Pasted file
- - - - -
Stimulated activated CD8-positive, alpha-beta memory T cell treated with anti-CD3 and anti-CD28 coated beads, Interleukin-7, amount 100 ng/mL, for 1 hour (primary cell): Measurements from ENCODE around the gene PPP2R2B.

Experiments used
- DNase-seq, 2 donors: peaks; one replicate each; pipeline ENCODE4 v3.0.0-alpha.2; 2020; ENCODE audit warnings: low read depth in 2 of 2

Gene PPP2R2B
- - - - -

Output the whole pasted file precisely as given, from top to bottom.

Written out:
Stimulated activated CD8-positive, alpha-beta memory T cell treated with anti-CD3 and anti-CD28 coated beads, Interleukin-7, amount 100 ng/mL, for 1 hour (primary cell): Measurements from ENCODE around the gene PPP2R2B.

Experiments used
- DNase-seq, 2 donors: peaks; one replicate each; pipeline ENCODE4 v3.0.0-alpha.2; 2020; ENCODE audit warnings: low read depth in 2 of 2

Gene PPP2R2B